Update: Here’s what Alaska is doing for those passengers impacted by this cross-fleeting change; they’re truly going above and beyond.
While Alaska’s takeover of Virgin America formally closed late last year, so far it has more or less been business as usual for customers. Typically it’s 1-2 years after an airline merger closes when customers are most impacted, as the airlines align policies. This applies to their onboard products, frequent flyer programs, schedules, etc.
A few weeks ago we learned about Alaska’s plans for Virgin America. Essentially, the Virgin America experience will be discontinued, including their superior first class product, frequent flyer program, etc. However, it’s going to be several years before those changes are fully implemented.
Now we’re starting to see the two airlines swap planes on some routes. The airlines have very different fleets — Virgin America exclusively has Airbus A320-family aircraft, while Alaska has 737s, along with some regional jets. So they can now do a better job of flying the right size plane on the right route.
Unfortunately this also has some potentially negative implications for their onboard products. Reader Michael shared how he booked Virgin America first class from Dallas to New York for later this year, and just got a notification that his flight was swapped to an Alaska regional jet.
Yesterday Alaska announced some service expansion and changes as they relate to Dallas Love Field, and as part of that, they’ll be operating Alaska regional jets between Dallas and New York, rather than Virgin America planes.
The problem is that people who booked a Virgin America first class seat, featuring 55″ of pitch, will instead find themselves in a regional jet first class product instead, which simply doesn’t compare.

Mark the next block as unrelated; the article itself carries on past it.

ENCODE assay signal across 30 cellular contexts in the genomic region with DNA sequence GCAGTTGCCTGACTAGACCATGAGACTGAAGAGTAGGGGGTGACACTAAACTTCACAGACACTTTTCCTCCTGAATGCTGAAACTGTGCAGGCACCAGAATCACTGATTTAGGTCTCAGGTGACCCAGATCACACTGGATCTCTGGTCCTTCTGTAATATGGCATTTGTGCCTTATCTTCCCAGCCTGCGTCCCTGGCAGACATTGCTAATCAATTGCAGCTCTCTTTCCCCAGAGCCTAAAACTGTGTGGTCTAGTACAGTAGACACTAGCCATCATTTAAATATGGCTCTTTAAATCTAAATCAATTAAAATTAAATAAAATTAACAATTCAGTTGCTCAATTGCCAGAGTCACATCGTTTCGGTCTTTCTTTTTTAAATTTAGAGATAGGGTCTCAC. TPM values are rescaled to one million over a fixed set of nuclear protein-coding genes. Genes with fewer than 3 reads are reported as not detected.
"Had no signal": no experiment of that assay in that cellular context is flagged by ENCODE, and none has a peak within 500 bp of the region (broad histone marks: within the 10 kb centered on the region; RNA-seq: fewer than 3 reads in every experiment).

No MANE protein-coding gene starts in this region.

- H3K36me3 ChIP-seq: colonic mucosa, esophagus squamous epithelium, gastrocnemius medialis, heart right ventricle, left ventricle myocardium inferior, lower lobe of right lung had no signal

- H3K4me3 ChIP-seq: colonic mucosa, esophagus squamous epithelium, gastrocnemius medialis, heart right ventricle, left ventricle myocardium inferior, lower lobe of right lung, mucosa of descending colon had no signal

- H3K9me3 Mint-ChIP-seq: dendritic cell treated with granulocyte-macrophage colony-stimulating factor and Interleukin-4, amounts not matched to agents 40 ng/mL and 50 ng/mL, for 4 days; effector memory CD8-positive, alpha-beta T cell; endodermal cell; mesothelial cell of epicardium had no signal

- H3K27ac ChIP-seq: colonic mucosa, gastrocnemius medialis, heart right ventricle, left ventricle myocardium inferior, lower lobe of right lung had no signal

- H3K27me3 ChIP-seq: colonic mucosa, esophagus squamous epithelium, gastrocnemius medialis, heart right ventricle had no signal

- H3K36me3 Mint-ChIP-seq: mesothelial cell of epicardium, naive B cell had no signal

Alaska isn’t even trying to charge the same for first class, because they know the product isn’t as good. Previously Virgin America charged a minimum of $399 for first class on the route, one-way.
Meanwhile Alaska’s standard first class fare once they take over the route seems to be $269, which is $130 cheaper.
Michael explained that he called Alaska and was told there was nothing that can be done, and that they wouldn’t even issue a credit for the fare difference. Virgin America’s contract of carriage also permits this type of a change:
Virgin America may, without notice, substitute alternate carriers or aircraft and, if necessary, may alter or omit stopping places included in the Guest’s original flight itinerary.
While cross-fleeting is common following airline mergers, I hope Alaska approaches this more carefully than other airlines have in the past. Unlike other airlines, there’s a big difference between the first class products on Alaska and Virgin America. The airlines recognize that, because they don’t offer complimentary upgrades to elite members on Virgin America planes, while they do on Alaska planes (that will change eventually, as they reconfigure Virgin America planes).
So they also shouldn’t be able to just swap planes and leave Virgin America first class flyers on an inferior, lower priced product.
If they’re going to cross-fleet more, hopefully they develop a system to address this.